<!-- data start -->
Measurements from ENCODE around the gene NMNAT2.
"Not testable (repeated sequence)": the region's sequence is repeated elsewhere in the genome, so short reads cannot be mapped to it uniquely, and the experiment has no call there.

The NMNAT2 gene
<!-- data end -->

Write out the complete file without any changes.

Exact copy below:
Measurements from ENCODE around the gene NMNAT2.
"Not testable (repeated sequence)": the region's sequence is repeated elsewhere in the genome, so short reads cannot be mapped to it uniquely, and the experiment has no call there.

The NMNAT2 gene